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If Scotland leaves the UK, it will be the Tories’ fault. Not that they’ll grieve uncontrollably; hardly any of them live there. A Scottish Tory with political ambition generally heads south. Gove represents Surrey Heath, and Liam Fox found sanctuary in a Somerset hamlet called Little-Bigot-on-the-Necks-of-the-Poor. So some Scots ask, ‘Why should we live under bastards we don’t vote for?’ Labour’s mistake has been to join forces with said bastards, instead of urging Scots to stay in the fight against them.
It is tempting to ask Scottish socialists voting Yes how they feel about a party with National in the title, but they retort that this is not about nationalism but self-determination. It’s always an intellectual fudge for the left, whereby folksy, blood-and-soil nonsense is inspiring up until the moment of independence but no further. We haven’t heard too much of that stuff from the Yes camp, but the ‘we are better governing ourselves’ line is rather tainted by UKIP. Who are ‘ourselves’ and when do we stop drawing lines on maps? And the principle of self-governance offers the moral argument for unregulated markets, private schools, gun ownership and brutal immigration policies.
But the SNP’s appeal is more about its leftish policies than its depiction of other Britons as alien. Salmond may see the English as effete reactionaries, but for most Scots, that idea is no more serious than the English thinking Scots all choke to death on battered sausages aged 30. And left‑wing support for independence goes way beyond the Nats. It’s about the Tories – and New Labour.
But if Scotland goes, the rest of us will have to cope, combating the maudlin, introspection that will follow. Our place in the world will diminish, but that will be good for us.
Connor Devine writes that whilst Brexit might be a car crash, we can't just side with an institution responsible for enforcing austerity.
Michael Coates reviews a new film revealing the shocking state of housing inequality in the UK.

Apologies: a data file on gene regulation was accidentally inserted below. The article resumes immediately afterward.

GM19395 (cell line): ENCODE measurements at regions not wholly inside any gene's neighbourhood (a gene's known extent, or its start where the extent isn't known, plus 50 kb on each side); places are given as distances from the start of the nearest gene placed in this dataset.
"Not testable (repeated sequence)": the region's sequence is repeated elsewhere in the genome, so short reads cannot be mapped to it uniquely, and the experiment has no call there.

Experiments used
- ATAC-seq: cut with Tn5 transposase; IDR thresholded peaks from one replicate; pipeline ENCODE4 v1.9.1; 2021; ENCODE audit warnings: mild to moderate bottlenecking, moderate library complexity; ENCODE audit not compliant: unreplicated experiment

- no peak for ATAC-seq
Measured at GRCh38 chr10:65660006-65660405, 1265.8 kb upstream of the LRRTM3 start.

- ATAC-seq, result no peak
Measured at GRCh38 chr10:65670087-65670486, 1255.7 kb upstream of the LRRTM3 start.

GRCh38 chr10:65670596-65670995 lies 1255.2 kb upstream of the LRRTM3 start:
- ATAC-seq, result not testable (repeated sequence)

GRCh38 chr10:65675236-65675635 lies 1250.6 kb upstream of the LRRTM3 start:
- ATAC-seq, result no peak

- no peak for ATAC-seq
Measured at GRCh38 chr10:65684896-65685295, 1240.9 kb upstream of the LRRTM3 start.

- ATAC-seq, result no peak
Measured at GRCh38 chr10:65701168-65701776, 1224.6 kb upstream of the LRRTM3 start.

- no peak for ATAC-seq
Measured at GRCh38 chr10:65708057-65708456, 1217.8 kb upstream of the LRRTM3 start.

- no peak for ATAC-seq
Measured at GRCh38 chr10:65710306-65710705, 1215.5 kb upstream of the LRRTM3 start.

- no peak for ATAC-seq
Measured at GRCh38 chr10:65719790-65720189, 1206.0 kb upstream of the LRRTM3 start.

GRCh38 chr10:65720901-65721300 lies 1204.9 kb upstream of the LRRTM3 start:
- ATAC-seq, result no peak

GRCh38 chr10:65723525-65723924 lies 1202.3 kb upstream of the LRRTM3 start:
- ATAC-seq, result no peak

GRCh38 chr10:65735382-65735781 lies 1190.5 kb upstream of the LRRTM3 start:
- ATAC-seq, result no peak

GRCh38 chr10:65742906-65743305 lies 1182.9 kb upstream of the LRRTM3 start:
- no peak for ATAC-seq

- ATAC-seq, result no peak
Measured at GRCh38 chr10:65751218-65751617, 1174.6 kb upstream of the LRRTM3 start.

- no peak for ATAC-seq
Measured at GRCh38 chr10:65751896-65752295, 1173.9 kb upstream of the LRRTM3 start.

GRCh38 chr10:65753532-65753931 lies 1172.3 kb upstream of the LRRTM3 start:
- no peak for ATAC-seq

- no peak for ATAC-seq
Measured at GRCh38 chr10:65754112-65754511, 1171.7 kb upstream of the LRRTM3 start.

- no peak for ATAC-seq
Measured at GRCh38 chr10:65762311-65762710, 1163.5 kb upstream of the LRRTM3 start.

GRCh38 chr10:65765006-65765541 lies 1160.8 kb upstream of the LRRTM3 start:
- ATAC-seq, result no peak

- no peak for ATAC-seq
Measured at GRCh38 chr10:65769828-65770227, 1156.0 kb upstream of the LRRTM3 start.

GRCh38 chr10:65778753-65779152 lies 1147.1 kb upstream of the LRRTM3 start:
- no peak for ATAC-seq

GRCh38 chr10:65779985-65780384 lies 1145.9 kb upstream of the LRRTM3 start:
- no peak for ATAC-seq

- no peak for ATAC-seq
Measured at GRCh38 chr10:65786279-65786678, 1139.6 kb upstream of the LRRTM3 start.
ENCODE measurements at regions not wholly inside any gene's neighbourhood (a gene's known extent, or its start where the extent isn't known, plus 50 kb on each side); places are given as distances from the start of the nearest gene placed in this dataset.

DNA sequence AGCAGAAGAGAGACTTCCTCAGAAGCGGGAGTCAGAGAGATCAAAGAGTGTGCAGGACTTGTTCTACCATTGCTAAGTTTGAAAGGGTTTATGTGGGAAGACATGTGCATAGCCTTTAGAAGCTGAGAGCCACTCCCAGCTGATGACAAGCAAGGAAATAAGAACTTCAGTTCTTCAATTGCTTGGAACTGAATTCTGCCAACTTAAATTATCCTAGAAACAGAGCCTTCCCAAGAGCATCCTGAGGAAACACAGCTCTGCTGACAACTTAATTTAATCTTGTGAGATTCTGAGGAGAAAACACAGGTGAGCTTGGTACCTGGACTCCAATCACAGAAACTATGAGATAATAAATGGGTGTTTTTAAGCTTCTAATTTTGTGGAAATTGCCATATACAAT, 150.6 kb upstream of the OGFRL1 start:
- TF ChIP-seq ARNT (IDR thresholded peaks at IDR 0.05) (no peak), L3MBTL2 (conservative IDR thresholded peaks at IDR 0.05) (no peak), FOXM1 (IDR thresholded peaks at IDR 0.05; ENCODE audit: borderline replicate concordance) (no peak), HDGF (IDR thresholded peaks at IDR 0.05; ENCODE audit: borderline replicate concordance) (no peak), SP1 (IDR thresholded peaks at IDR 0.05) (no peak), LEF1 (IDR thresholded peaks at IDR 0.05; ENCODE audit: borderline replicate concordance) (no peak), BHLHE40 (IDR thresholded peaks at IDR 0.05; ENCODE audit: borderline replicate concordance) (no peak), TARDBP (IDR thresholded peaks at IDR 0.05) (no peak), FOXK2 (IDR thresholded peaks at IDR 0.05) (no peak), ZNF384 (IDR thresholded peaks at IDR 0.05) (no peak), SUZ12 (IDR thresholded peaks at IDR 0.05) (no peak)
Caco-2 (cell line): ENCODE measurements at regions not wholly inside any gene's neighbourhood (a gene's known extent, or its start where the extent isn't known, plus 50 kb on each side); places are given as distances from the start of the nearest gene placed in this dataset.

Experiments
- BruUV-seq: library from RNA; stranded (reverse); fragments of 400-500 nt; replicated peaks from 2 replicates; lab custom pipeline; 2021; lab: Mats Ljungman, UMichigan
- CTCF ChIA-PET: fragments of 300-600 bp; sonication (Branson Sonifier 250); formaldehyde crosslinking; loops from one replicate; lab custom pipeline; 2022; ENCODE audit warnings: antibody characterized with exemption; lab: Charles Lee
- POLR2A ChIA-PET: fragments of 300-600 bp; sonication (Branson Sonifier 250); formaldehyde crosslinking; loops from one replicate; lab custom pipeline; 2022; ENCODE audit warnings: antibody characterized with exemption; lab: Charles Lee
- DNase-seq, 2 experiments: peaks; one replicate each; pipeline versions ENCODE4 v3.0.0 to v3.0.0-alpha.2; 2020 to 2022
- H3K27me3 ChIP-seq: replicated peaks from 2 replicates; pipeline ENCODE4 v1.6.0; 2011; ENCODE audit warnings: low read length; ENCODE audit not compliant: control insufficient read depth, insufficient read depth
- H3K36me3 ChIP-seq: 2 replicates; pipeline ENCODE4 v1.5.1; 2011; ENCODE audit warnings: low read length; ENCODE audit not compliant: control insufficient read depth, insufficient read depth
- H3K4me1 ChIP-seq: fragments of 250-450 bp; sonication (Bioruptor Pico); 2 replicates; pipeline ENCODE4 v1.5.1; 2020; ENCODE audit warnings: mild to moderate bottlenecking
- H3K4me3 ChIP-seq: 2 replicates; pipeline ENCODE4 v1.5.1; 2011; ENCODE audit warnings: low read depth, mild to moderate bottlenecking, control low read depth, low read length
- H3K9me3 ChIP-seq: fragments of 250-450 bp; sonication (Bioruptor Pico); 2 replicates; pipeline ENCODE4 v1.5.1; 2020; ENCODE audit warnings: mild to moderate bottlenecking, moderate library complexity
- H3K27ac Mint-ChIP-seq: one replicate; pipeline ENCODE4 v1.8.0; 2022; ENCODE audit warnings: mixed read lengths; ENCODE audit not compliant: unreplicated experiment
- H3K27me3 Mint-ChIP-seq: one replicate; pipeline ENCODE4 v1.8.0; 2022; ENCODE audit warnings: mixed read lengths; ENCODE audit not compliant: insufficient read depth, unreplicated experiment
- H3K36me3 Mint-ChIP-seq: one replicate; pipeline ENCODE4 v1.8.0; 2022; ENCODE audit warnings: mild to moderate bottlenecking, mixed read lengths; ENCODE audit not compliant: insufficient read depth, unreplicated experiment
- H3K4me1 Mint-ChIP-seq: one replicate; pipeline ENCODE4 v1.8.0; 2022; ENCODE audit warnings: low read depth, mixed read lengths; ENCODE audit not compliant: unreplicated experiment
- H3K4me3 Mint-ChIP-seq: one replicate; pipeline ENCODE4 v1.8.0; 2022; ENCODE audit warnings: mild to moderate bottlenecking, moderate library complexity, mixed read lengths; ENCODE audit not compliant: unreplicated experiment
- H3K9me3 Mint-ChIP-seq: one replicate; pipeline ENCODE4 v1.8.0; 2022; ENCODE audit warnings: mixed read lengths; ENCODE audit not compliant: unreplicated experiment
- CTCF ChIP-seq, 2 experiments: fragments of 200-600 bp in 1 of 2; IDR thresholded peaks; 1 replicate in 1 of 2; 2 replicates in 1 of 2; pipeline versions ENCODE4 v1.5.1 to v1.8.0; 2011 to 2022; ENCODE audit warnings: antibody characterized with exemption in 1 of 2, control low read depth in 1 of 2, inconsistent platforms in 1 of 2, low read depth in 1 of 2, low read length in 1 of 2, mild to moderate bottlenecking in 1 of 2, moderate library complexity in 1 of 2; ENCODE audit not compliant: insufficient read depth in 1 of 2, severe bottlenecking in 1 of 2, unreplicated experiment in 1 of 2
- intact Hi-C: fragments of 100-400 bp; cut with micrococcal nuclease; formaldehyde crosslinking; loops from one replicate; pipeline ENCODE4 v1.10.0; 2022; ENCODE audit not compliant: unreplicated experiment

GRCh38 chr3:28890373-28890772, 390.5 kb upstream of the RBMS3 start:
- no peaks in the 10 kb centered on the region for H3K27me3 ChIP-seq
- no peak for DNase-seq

The vicious media campaign against trans people is part bigotry, part strategy, writes Roz Kaveney
Jon Trickett MP reports on 'Dickensian' levels of poverty and hardship felt across the UK.
Natasha King busts some myths around the No Borders debate
He was once a radical icon, but now he's a mouthpiece for racism and nationalism. Time to get off stage, writes Michael Calderbank
Consensus seems to have shifted, but austerity is far from over. The chancellor has committed us to yet more years of misery while the rich get richer, writes Richard Seymour.
Frustrated at the idea of another royal wedding? You're not alone. Joana Ramiro argues we should stop idealising a fundamentally undemocratic institution.
Liberal elites are using Russian interference to minimise their own political failures, writes Matt Turner
Nick Dearden from Global Justice Now argues that after years of colonial domination and dodgy trade deals, the UK must make amends and support Zimbabwe in this uncertain time.
Meet the frontline activists facing down the global mining industry
Activists are defending land, life and water from the global mining industry. Tatiana Garavito, Sebastian Ordoñez and Hannibal Rhoades investigate.
Transition or succession? Zimbabwe’s future looks uncertain
The fall of Mugabe doesn't necessarily spell freedom for the people of Zimbabwe, writes Farai Maguwu
Don’t let Corbyn’s opponents sneak onto the Labour NEC
Labour’s powerful governing body is being targeted by forces that still want to strangle Jeremy Corbyn’s leadership, writes Alex Nunns
Labour Party laws are being used to quash dissent
Richard Kuper writes that Labour's authorities are more concerned with suppressing pro-Palestine activism than with actually tackling antisemitism
Catalan independence is not just ‘nationalism’ – it’s a rebellion against nationalism
Ignasi Bernat and David Whyte argue that Catalonia's independence movement is driven by solidarity – and resistance to far-right Spanish nationalists
Tabloids do not represent the working class
The tabloid press claims to be an authentic voice of the working class - but it's run by and for the elites, writes Matt Thompson
As London City Airport turns 30, let’s imagine a world without it
London City Airport has faced resistance for its entire lifetime, writes Ali Tamlit – and some day soon we will win
The first world war sowed the seeds of the Russian revolution
An excerpt from 'October', China Mieville's book revisiting the story of the Russian Revolution
Academies run ‘on the basis of fear’
Wakefield City Academies Trust (WCAT) was described in a damning report as an organisation run 'on the basis of fear'. Jon Trickett MP examines an education system in crisis.
‘There is no turning back to a time when there wasn’t migration to Britain’
David Renton reviews the Migration Museum's latest exhibition
#MeToo is necessary – but I’m sick of having to prove my humanity
Women are expected to reveal personal trauma to be taken seriously, writes Eleanor Penny